Weller's Wild Wood set still puts others in shade
A shady glade played host to a live music stalwart's stirring set of standards, "modern classics" overshadowing most material many ?s??ingle artists have produced these past four decades.
Modfather followers from across the North flocked to the open-air event, showcasing Paul Weller's blistering back catalogue of quality tracks, anthemic and eclectic in equally impressive measure.
And none were disappointed, watching summer sun, sinking below timber canopy, set in northern skies, "Wild Wood" resonating throughout a clearing among Dalby Forest's 8,000 acres.
Five years to very day since his last ?Forestry Commission England ?concert here? - ?one of seven nationwide such gigs, culminating in coming Saturday's Cannock Chase Forest appearance, by performer who made his Forest Live debut in 2004? - it was again barnstorming success, testament to fact the sexagenarian style icon simply improves, like finest of wines, with time.
His backing band has become tighter than snare drum, boasting drummer Steve Pilgrim, Andy Crofts on bass,Tom van Heel on keys and Ben Gordelier on percussion, accompanied by long time Ocean Colour Scene veteran Steve Cradock's guitar virtuosity.
Stax-style horn section meanwhile ?accompanied Can You Heal Us (Holy Man) and Peacock Suit, courtesy of support act and recording associates Stone Foundation, whose white soul session warmed up capacity crowd amid cooling nightfall temperatures.
?Latest album True Meanings?' acoustic ballads - supremely showcased on Other Aspects Live At The Royal Festival Hall -? unexpectedly mothballed?, there's still ne??ver shortage of stand-out songs, culled from career straddling The Jam, The Style Council and subsequent ?27 summers' ?solo recordings, when Woking's finest takes to the stage to air formidable full body of work.
More recent recordings, relatively, came thick and fast - and furious as tears - from Above the Clouds to Woo Sé Mama, by way of spiky songs Saturns Pattern and Long Time, to more melodic Broken Stones and Out Of The Sinking, to fan's favoured "first dance" You Do Something To Me.
Early composition Strange Museum enjoyed rare outing as welcome addition while, it being end of the working week, frenetic Friday Street timely captured perfectly pre-weekend party ?in the park ?atmosphere.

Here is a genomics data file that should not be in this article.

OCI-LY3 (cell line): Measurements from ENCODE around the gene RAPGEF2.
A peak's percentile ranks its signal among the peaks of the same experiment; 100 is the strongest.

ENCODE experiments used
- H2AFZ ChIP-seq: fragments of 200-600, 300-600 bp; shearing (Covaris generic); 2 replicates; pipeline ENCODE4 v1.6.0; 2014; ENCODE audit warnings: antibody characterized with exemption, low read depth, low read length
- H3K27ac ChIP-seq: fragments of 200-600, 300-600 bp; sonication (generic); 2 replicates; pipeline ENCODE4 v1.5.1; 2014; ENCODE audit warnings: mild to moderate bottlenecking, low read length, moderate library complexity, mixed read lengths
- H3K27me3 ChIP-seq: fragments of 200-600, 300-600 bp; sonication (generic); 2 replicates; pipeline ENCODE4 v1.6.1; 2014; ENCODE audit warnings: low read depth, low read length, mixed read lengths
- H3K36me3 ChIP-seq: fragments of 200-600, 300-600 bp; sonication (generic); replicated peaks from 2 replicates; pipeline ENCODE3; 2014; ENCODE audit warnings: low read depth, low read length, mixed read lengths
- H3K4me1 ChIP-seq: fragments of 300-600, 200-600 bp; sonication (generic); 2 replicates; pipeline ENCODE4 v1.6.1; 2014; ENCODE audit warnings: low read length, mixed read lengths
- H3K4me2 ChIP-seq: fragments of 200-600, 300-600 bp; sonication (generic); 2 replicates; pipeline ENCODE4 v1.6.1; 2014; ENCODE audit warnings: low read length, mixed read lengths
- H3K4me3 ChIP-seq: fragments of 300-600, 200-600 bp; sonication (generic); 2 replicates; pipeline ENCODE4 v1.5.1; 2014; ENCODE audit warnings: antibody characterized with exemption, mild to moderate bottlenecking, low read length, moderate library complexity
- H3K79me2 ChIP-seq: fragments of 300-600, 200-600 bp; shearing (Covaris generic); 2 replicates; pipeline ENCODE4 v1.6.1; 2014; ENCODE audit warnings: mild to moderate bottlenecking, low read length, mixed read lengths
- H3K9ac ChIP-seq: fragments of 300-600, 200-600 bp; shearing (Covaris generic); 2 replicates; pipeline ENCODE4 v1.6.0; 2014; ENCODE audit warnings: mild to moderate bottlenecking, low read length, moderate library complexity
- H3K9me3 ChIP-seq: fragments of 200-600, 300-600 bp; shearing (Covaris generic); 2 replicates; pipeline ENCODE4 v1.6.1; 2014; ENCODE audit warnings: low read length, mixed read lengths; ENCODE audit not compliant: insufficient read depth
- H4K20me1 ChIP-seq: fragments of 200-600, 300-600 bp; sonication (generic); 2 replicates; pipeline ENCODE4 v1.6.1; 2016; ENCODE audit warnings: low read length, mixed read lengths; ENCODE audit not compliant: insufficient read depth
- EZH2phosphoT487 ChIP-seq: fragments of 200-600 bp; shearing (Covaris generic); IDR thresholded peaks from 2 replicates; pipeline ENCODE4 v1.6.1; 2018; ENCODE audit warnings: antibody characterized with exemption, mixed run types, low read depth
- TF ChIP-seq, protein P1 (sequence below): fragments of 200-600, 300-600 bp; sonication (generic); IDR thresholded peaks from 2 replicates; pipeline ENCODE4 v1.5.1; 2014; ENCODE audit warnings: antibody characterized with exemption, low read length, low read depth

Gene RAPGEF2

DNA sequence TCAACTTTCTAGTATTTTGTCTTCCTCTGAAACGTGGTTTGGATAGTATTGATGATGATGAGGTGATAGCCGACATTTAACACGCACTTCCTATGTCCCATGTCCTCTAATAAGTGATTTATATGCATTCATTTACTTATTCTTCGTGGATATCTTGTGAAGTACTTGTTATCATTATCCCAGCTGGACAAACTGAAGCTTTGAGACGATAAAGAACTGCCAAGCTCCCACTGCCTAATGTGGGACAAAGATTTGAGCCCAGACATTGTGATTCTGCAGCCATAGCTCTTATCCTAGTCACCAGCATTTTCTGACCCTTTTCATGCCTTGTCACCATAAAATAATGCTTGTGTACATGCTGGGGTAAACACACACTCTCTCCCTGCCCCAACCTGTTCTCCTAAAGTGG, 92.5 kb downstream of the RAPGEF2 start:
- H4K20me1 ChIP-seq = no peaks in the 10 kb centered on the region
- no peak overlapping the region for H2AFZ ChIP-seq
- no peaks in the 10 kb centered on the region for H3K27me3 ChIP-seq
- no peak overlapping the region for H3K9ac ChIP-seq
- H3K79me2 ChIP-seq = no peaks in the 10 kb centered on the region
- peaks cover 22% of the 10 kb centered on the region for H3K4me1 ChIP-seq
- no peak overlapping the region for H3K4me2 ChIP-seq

Council converts were well satisfied with My Ever Changing Moods?, Have You Ever Had It Blue and Shout To The Top's life-affirming rendition soaring higher than shady tree-tops above.
Those of us who grew up with what Weller's father-manager oft introduced - expletive inflected - as "the best band in the world," were rewarded with?, if not Jam-packed among 27 tunes, more than mod nod to the man's musical roots.
?Majestic Man In The Corner Shop?, spine-tingling That's Entertainment and spirited Start!? ?all transported us back to formative times past, while priceless Precious, segueing into super-charged time-served ?Curtis Mayfield ?cover Move On Up, remain?ed as moving as past ?performances alongside Bruce Foxton and Rick Buckler.
Then, just when dancing ranks thought the set couldn't be bettered, forest floor started shaking to tell-tale Motown influenced keyboards, tambourine-tinged driving bass line back-beat that can only be treat that is Town Called Malice encore.
Angry young man he may no longer be, but this fitting finale from a spokesman for his generation confirmed to all attending ?the impassioned performer's fire ?has far from really gone out.
In fact, devotees ??who found their "way out of the wild, wild wood" were assured, after 40-odd years song-writing and singing, Weller's scorching performances remain hottest ticket around.
I'm Where I Should Be
My Ever Changing Moods
Man in the Corner Shop
From the Floorboards Up
Out of the Sinking
Can You Heal Us (Holy Man)
Woo Sé Mama
You Do Something to Me
Have You Ever Had It Blue
Shout to the Top!
Above the Clouds
Town Called Malice